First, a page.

Disney is asking a Florida judge to dismiss a lawsuit brought by the Central Florida Tourism Oversight District, arguing that the complaint has been challenged by a state law and that courts cannot issue opinions that are merely advisory.
At the heart of it all is a battle for control over what was known about the Reedy Creek Improvement District, which Disney claims Governor Ron DeSantis was disbanded in retaliation for political statements protected by the First Amendment.
After months of escalating tensions, the legal battle erupted in April when Disney sued DeSantis alleging he usurped the board overseeing his special district, falsely voided development contracts and made other threats following his public opposition to the so-called “Don’t Say Gay” law. (Residents have also sued the governor over the tax implications of Reedy Creek’s dissolution.) The company, in a last-ditch effort to retain control of its real estate, quietly struck a deal signed which effectively left the DeSantis-appointed board powerless until “21 years after the death of the last survivor of the descendants of King Charles III, King of England, alive at the date of this declaration.”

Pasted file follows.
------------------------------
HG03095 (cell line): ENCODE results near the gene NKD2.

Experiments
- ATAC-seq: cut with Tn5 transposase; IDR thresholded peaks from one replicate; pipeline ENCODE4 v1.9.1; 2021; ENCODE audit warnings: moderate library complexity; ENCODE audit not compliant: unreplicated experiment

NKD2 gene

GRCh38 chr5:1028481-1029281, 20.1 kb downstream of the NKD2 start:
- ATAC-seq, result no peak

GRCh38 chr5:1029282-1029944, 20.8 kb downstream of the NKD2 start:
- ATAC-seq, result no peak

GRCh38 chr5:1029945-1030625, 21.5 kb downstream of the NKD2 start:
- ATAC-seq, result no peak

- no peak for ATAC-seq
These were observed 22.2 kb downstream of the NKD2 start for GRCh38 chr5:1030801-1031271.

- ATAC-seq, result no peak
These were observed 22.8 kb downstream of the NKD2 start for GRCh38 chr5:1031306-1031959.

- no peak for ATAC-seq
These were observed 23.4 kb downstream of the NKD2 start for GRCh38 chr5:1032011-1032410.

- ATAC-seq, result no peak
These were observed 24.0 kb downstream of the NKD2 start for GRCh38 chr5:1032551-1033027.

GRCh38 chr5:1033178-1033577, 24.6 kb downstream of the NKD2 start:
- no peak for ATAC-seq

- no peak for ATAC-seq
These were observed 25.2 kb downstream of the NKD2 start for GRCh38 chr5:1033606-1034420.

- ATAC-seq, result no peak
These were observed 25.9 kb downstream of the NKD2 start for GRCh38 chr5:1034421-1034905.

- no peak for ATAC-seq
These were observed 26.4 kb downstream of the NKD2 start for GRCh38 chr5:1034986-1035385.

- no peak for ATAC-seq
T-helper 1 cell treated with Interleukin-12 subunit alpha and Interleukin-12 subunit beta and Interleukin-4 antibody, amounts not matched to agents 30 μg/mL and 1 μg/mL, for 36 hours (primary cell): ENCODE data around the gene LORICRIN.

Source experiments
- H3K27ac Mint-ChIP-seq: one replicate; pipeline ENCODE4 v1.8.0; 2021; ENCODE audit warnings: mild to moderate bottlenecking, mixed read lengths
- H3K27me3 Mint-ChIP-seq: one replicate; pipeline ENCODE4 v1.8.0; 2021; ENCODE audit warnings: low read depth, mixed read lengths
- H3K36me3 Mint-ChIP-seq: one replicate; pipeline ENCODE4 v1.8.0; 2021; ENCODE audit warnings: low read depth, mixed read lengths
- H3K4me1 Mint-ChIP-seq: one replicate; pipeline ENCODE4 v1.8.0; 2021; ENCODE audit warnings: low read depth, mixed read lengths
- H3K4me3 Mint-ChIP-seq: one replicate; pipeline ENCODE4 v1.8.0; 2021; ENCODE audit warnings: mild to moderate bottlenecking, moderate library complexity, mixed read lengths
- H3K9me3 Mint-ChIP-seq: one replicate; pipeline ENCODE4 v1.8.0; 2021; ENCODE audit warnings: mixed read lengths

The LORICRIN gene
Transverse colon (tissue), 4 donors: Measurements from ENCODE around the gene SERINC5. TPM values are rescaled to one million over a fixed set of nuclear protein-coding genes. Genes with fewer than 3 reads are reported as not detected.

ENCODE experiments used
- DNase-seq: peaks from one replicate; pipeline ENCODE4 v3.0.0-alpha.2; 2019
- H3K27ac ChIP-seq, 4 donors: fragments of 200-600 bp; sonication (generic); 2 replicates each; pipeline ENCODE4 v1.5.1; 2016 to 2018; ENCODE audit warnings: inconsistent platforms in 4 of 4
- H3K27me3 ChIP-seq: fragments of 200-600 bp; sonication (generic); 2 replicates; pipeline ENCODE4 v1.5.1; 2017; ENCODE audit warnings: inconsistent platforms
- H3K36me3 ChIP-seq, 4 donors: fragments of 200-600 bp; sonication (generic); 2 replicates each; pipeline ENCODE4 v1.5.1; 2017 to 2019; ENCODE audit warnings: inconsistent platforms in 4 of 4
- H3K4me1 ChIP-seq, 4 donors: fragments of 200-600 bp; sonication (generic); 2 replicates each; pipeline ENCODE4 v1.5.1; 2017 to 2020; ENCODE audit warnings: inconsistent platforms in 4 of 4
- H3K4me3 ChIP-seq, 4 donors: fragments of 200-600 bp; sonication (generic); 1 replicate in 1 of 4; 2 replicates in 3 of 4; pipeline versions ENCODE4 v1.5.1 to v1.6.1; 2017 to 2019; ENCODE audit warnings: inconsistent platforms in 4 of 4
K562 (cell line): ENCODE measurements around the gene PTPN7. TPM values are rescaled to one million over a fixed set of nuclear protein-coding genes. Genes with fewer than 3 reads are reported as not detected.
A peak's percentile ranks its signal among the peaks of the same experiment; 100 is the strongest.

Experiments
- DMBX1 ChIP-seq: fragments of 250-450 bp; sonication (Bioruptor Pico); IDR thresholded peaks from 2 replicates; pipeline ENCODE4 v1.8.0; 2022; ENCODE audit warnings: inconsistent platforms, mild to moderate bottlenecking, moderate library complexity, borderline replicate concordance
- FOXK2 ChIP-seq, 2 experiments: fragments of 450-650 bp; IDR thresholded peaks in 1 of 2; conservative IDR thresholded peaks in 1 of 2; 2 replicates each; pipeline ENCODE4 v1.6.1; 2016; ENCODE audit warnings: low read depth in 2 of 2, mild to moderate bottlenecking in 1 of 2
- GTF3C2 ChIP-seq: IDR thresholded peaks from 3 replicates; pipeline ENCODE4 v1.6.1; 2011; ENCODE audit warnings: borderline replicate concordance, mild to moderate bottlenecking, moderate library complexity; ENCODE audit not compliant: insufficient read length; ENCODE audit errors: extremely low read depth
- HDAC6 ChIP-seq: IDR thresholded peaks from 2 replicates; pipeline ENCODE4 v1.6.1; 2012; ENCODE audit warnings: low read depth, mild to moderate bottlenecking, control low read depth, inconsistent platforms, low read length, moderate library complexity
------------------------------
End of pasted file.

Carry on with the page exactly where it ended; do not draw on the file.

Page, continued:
The CFTOD filed its own lawsuit seeking a declaration that those contracts are void, and on Tuesday Disney filed a motion asking the judge to dismiss the complaint or stay the case until the original fight is over.
Disney says the case is moot because days after the CFTOD indicted DeSantis, it signed Senate Bill 1604, which prohibits the board from “complying with the terms” of the contracts.
Argues Disney in the filing, which is enclosed below: “This court, therefore, cannot provide meaningful relief to either party: a ruling in favor of CFTOD would be meaningless and a ruling in favor of Disney would be meaningless. Under the Florida Constitution, courts have no authority to issue opinions that are advisory at best and have no real effect on the rights of the parties.”
If the court declines to dismiss the complaint, Disney says the case should be stayed until the federal trial is completed because “Florida law recognizes a robust ‘priority principle’ under which state proceedings must be suspended pending an earlier filed federal court proceeding.”
In addition to being the first to file a lawsuit, the company also argues that its federal lawsuit challenges the constitutionality of the state law signed by DeSantis and that the eventual resolution of that issue would “materially affect the viability” of the claims in this case. .
“Disney seeks an explanation that the state’s action is illegal because it violates valid and enforceable contracts,” the filing said. “In its state case, CFTOD is seeking essentially the opposite: a statement that the contracts are void, unenforceable and invalid.”